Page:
Ah, hummingbirds…the “jewels of the sky”, am I right? Learn how to make a hummingbird feeder from an up-cycled coke bottle and other simple, easy to find household ingredients!
If you’ve ever been enchanted by the sight of these gems of the avian world in your yard or garden, now is the time to give them a reason to hang around and grace your turf with their presence.
Not too long ago my husband called me to let me know he had just seen a hummingbird in flight…not just once but twice. Dang, I just missed it so I was a little miffed. Afterward I didn’t want to let the opportunity slip by again. recently I’ve put together this unique coke bottle hummingbird feeder with the hopes that I will get to see my little friend again.
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And better yet, I will show you how you can do it too! A great upcycling project using inexpensive materials you might otherwise toss in the recycling bin, so let’s dive in right away 🙂
Need more great ideas for giving your hummingbirds a real paradise? Check out the list in my resource library which you can access by filling out the form below:
DIY Glass Bottle Hummingbird Feeder Materials List
- A glass or plastic Coke bottle – smaller bottles (20 oz or less work best. I used an 8 oz bottle.) and the cap
- Crafting or cordless drill
- X-Acto Knife
- Pair of pliers
- A flat plastic container with secure lid
- (Optional)Assortment of colorful beads
- 10 to 12 gauge aluminum or copper wire, at least 1 yd
Let’s get started!
I’m using a glass bottle for this project (later on I did a little adjustment with a plastic one.) I love all things vintage so it goes with the territory. Even though I prefer glass, plastic bottles seem to be a little easier to use as the bottleneck “threads” (those ridges you see around the mouth of the bottle at the top) are more defined.
Choose your container compartment for your feeder base. The base will be the compartment for the nectar product to flow into. In my opinion, bases are a little better than feeder tubes because sometimes tubes have a tendency to leak.
Creating the Feeder Base
Your container needs to be shallow and have a secure lid. If it is too deep it’s going to be hard for those little guys to get to that tasty nectar! Ideally it should be in the ballpark of about 1″ in depth and 4-6″ in diameter.
I used a cream cheese container for my base; you can use a margarine tub, or one of those food storage containers made of plastic with the different color lid. I painted my container white to hide the writing on it and then red so those little buggers wouldn’t miss it 🙂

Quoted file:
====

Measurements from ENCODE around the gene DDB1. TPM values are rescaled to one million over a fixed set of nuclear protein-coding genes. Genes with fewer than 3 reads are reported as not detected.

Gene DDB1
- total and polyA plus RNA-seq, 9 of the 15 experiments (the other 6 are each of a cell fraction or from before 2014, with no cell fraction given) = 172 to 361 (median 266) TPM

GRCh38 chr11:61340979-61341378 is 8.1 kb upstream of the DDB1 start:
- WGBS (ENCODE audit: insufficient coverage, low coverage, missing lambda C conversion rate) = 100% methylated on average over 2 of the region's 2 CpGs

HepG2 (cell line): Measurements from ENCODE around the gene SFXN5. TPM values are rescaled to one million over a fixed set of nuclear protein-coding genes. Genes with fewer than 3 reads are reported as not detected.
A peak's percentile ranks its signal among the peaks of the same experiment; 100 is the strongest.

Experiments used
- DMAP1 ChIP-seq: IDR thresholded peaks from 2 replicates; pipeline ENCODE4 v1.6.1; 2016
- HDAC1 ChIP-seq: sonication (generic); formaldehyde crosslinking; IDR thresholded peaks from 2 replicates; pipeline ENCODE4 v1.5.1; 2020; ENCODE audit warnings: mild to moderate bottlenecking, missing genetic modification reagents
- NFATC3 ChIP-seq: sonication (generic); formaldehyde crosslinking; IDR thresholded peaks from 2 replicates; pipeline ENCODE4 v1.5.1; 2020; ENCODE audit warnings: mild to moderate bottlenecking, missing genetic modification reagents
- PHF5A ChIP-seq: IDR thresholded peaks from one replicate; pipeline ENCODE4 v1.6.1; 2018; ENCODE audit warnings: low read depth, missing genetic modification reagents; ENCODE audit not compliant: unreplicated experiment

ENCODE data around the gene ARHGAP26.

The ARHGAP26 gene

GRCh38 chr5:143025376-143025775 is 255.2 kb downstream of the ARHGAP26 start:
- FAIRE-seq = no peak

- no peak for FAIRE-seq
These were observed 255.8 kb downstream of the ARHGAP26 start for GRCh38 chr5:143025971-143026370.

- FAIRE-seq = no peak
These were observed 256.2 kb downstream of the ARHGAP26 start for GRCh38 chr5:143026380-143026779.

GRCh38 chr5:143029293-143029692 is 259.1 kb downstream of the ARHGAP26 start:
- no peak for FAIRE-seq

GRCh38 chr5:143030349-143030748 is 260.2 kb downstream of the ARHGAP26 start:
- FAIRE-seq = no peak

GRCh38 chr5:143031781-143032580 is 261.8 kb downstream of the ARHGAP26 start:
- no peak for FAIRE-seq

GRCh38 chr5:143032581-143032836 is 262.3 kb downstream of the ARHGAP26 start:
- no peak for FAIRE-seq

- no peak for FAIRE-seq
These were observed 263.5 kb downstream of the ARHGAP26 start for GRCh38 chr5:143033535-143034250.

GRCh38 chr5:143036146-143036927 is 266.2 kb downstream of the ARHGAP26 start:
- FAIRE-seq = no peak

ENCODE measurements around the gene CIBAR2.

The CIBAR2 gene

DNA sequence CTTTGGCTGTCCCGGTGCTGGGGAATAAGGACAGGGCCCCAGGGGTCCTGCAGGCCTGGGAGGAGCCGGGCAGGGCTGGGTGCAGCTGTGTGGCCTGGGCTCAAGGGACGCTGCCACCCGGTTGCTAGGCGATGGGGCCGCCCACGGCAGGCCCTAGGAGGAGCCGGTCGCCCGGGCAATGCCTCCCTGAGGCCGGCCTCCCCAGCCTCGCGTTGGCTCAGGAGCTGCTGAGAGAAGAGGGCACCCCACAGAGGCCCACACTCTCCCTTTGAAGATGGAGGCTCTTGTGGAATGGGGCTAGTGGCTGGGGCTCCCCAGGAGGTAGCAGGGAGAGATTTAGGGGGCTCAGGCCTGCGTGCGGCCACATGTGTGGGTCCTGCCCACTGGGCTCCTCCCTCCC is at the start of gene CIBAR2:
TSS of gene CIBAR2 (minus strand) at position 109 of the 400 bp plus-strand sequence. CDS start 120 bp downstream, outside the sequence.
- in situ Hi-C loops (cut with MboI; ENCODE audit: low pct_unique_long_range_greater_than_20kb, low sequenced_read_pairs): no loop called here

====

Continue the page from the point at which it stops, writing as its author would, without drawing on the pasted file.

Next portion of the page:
You can paint it if it was once a particular product container. Aim for red as it is THE color that signals to these cute little buggers that food is nearby!
In the middle of the container lid, mark off the spot for the bottle neck to fit into. Turning the bottle upside down and tracing around it will make it easier.
Using an X-acto knife, carefully cut out the middle of the opening.
Using a Sharpie pen mark four spots on the container lid. This is where the birds are going to feed from. With a drill and medium-sized bit, follow up with the respective holes. I used the drill bit right below 1/4.
Now grab the bottle’s cap and drill a small hole (about the same size of the holes you put into the container lid) into the plastic bottlecap. This small hole will ensure that the nectar/sugar fluid will dispense evenly as needed and it will keep the lid flush with the bottle neck too.
Push the neck of the bottle through the large hole in the middle of the container lid.
Attach the plastic bottle cap on snugly. (It should still be removable so you can pour in the liquid nectar)
Attach the base (bottom of container) Your bottle should be upside down at this point.
Making the Hanger For Your Feeder
Using the wire, wrap around the neck of the bottle and criss-cross it around midway up the bottle. At this point you can add some colorful beads at this point on the middle for more eye appeal. Wrap the wire around again, and this time bring the loose ends together near the bottle base.
Loop it around so you have created little “hangers” on each side of the bottle (picture below)
Run another piece of wire (or cord, string, etc.) through the “hangers” and secure tightly and use pliers to bend them in place. This is the part that will hang from whatever point of entry you designate, whether a tree branch, gutter hook, etc.
If you’re like me and you don’t have the good fortune to have trees around, I would recommend picking up one of those shepherd’s hooks, many plant nurseries carry them, or you can check out these below.
Be sure to hang your feeder in a shady spot. Out in the sun, continuously, can cause the nectar to deteriorate faster.
This is one of my favorite summertime upcycling crafts – I say this because I don’t see those pretty hummingbirds in the fall as much. Perhaps they are flying south but as a Georgia native I would think a few of them would be hanging around – but September is the latest I see them around their feeder.
I have also experimented with other type soda bottles; and a pre-constructed feeder base as well, which is good to look into if you can’t locate a good flat-ish container that would work well.
Here is a more recent video I made of my coke bottle hummingbird feeder in action:
Anyway, this is one feeder that is sure to attract a lot of attention from those lovely hummers! Let me know how it goes for you or you need help with anything here!
==>>Want MORE great hummingbird and feeder tips? Check out my FREE checklist below which you can access from my password protected library by filling out the form below:
Enjoy and happy hummingbirding!